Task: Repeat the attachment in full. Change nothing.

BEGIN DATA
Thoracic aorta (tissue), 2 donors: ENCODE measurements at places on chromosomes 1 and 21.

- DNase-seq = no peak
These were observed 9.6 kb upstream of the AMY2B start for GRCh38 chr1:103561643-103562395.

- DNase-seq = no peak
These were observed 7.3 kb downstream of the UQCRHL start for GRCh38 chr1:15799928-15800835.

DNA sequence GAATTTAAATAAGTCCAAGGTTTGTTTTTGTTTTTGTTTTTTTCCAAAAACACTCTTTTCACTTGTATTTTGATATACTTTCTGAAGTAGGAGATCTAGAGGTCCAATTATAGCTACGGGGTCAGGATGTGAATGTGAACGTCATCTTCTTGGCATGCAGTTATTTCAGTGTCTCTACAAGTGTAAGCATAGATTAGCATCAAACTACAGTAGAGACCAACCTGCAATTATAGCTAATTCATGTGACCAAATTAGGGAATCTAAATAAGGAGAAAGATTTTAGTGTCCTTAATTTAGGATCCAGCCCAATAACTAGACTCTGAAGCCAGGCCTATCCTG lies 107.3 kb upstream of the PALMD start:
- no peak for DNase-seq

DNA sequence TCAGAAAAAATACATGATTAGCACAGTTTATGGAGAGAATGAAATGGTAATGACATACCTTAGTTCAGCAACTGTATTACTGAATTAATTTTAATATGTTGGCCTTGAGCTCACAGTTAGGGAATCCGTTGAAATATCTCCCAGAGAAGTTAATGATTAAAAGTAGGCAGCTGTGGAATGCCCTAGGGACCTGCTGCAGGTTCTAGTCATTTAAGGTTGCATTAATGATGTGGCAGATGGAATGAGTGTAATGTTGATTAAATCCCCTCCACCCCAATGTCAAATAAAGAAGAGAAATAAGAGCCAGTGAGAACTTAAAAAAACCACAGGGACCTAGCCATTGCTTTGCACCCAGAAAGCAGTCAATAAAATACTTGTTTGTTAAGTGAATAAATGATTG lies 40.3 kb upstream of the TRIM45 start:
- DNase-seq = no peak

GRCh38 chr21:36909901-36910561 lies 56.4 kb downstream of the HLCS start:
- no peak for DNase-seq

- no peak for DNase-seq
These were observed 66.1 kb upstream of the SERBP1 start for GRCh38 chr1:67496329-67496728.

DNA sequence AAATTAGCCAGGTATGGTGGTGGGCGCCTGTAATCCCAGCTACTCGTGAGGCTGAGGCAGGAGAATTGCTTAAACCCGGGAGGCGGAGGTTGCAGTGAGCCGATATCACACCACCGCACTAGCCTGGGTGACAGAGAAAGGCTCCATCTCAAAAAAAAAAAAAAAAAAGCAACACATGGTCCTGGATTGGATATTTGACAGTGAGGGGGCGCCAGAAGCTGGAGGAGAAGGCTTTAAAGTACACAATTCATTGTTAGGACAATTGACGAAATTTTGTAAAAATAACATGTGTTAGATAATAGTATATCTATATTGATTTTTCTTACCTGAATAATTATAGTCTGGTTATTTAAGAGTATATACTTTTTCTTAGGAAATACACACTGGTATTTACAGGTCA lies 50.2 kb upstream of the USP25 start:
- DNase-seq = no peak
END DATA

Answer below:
Thoracic aorta (tissue), 2 donors: ENCODE measurements at places on chromosomes 1 and 21.

- DNase-seq = no peak
These were observed 9.6 kb upstream of the AMY2B start for GRCh38 chr1:103561643-103562395.

- DNase-seq = no peak
These were observed 7.3 kb downstream of the UQCRHL start for GRCh38 chr1:15799928-15800835.

DNA sequence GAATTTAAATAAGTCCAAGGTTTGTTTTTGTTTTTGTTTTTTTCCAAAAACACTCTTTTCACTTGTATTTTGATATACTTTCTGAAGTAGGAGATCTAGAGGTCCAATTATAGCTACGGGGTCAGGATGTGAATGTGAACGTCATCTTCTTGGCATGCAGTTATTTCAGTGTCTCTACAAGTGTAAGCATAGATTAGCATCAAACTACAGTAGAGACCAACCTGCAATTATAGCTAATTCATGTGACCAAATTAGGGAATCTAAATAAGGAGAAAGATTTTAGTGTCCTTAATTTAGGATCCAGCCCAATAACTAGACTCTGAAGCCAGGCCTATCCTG lies 107.3 kb upstream of the PALMD start:
- no peak for DNase-seq

DNA sequence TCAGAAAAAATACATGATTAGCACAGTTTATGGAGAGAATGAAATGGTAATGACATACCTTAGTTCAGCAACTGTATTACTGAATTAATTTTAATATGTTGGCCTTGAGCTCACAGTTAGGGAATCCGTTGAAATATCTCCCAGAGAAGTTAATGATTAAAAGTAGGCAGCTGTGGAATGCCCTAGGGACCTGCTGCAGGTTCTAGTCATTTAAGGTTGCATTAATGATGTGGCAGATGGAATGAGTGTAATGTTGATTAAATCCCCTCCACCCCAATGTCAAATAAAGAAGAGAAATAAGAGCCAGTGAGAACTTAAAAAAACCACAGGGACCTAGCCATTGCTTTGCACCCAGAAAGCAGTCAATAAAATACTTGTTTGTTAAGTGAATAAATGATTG lies 40.3 kb upstream of the TRIM45 start:
- DNase-seq = no peak

GRCh38 chr21:36909901-36910561 lies 56.4 kb downstream of the HLCS start:
- no peak for DNase-seq

- no peak for DNase-seq
These were observed 66.1 kb upstream of the SERBP1 start for GRCh38 chr1:67496329-67496728.

DNA sequence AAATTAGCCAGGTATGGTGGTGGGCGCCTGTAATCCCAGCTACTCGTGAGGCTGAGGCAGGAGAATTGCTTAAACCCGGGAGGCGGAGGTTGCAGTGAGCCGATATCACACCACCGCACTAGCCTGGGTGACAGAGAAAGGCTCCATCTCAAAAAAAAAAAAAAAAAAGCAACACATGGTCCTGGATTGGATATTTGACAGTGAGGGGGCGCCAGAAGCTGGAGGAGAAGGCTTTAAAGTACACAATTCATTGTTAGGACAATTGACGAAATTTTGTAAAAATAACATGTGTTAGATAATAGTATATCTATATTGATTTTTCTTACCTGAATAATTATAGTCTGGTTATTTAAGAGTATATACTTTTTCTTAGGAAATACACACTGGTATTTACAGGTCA lies 50.2 kb upstream of the USP25 start:
- DNase-seq = no peak